[5] This should not be assumed to imply a destruction of the present creation. Cf. Jürgen Moltmann, The Coming of God: Christian Eschatology, 265: “the new creation presupposes the old one; it is the new creation of all things. ‘Behold, I make all things new’ (21:5) means that nothing passes away or is lost, but that everything is brought back again in new form.” Cf. also M. Eugene Boring, Revelation, 220: “the one who does not quench a smoking wick or break a bruised reed (Isa. 42:3; Matt. 12:20) does not junk the cosmos and start anew—he renews the old and brings it to fulfillment. … God does not make “all new things,” but “all things new” (21:5). Cf. further Koester, Revelation, 795: “Revelation refers to the final defeat and judgment of the wicked by fire (Rev. 17:16; 19:20; 20:9-10, 14), but not to a final end of the world. … The book focuses on the destruction of earth’s destroyers (11:18), not on the destruction of the earth itself.” He continues by pointing out (ibid., 803) that “Interpreters often ask whether the new creation is a renewal of the first one … or a replacement of it … . But these categories are inadequate. On the one hand, there is a clear discontinuity between the first heaven and earth that pass away and the new heaven and earth that appear. The new is not a natural outgrowth of the old; it comes from God’s act of new creation. On the other hand, there is also continuity, in that people who live in the present creation have a future in the new creation.”
[6] Cf. G. B. Caird, A Commentary on the Revelation of St. John the Divine, 266, where he says that if the “end” in Revelation seems less than final it is because, “The end is not an event, but a person.” Cf. also Boring, Revelation, 215: “Shining through the varied pictures of ‘what it will be like’ is the conviction that John shares with Paul that at the end of the historical road God will be ‘all in all’ (… 1 Cor. 15:28). … God himself is the eschatological reality who embraces all things.” Cf. also Koester, Revelation, 807: “The book reveals what ‘the end’ is by revealing who God is. … The flow of the visions discloses the character of God, who makes all things new (21:5).” Cf. further Richard Bauckham, The Theology of the Book of Revelation, 27: “God precedes all things, as their Creator, and he will bring all things to eschatological fulfillment. He is the origin and goal of all history. He has the first word, in creation, and the last word, in new creation.”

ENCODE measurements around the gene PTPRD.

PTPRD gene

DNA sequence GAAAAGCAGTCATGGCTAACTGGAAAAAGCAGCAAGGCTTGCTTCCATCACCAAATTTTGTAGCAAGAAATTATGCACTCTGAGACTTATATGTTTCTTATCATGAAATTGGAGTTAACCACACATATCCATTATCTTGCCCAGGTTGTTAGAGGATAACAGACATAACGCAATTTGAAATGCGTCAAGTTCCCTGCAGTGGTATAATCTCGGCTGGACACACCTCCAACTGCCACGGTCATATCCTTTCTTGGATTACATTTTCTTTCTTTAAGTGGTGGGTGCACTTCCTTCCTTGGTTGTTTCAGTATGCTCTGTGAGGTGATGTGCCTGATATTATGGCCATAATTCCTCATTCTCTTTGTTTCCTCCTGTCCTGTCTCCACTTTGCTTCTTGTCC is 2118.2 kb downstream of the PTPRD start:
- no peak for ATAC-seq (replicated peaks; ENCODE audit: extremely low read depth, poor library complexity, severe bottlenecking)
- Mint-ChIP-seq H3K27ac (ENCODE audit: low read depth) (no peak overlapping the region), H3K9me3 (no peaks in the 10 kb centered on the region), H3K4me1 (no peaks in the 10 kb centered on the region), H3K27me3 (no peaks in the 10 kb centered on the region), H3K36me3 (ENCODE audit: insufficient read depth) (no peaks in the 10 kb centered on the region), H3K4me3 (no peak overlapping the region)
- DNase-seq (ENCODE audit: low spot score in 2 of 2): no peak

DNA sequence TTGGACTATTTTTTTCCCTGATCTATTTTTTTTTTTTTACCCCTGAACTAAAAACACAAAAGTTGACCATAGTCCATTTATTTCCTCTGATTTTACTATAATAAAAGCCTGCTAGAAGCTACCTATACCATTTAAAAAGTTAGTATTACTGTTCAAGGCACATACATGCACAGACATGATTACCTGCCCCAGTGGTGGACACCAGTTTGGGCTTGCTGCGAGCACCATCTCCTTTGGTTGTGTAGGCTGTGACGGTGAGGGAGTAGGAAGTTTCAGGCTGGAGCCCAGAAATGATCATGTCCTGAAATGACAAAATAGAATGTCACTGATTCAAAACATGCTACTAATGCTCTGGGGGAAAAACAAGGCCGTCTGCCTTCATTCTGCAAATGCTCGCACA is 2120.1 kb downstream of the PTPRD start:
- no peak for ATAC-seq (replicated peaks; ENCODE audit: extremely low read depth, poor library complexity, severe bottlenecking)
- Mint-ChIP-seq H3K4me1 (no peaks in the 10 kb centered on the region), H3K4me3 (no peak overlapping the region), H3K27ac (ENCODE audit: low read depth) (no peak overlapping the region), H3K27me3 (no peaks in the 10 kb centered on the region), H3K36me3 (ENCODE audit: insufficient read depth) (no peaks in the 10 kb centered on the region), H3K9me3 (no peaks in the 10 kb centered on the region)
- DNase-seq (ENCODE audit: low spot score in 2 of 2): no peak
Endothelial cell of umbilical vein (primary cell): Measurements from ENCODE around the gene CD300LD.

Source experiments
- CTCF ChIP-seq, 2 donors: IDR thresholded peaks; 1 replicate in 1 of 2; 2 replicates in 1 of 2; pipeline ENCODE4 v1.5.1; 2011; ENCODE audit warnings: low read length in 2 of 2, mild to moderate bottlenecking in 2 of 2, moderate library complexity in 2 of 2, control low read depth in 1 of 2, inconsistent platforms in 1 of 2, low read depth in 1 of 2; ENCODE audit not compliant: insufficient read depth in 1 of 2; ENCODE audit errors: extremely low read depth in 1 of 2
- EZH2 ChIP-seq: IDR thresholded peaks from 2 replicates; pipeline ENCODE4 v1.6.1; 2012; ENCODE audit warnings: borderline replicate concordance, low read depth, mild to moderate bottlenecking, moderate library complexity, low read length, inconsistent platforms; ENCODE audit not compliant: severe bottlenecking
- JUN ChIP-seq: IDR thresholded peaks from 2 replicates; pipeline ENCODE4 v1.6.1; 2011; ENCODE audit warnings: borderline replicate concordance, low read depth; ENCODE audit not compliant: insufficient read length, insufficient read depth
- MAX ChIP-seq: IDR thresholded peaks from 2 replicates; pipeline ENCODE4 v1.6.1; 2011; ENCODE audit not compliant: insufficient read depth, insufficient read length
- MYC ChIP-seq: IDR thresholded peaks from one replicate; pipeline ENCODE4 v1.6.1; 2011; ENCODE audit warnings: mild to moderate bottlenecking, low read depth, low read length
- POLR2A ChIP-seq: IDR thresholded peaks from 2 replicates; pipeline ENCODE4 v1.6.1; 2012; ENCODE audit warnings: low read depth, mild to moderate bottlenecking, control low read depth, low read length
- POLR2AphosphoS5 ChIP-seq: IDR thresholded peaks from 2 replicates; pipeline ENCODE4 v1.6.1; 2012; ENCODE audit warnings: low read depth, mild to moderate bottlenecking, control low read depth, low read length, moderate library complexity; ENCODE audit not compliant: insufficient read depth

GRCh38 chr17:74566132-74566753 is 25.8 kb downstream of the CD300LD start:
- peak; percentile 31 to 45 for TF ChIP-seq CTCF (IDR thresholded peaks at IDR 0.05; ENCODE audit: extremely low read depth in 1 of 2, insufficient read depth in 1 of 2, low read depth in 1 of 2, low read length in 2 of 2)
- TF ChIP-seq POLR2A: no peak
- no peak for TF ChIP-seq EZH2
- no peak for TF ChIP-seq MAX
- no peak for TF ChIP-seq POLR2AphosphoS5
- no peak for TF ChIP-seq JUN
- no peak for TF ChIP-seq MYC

[7] Cf. Koester, Revelation, 806: “Finally, God speaks in what is often considered the rhetorical climax of the book (21:5; … ). Although John understands his entire text to be a revelation from with [sic] God (1:1), God rarely speaks directly. … God clearly spoke in the introduction, where he said, ‘I am the Alpha and Omega’ (1:8). Now he speaks again in similar words so that his speech frames the book.”
[8] Cf. Boring, Revelation, 192: “God had never abdicated his kingship, nor had he been dethroned despite the pretensions of earthly claims to sovereignty. Yet usurpers had falsely operated in this world as though they were its rightful lords. The eschatological events now beginning only disclose what had always been the case: God alone is the true sovereign of the world.”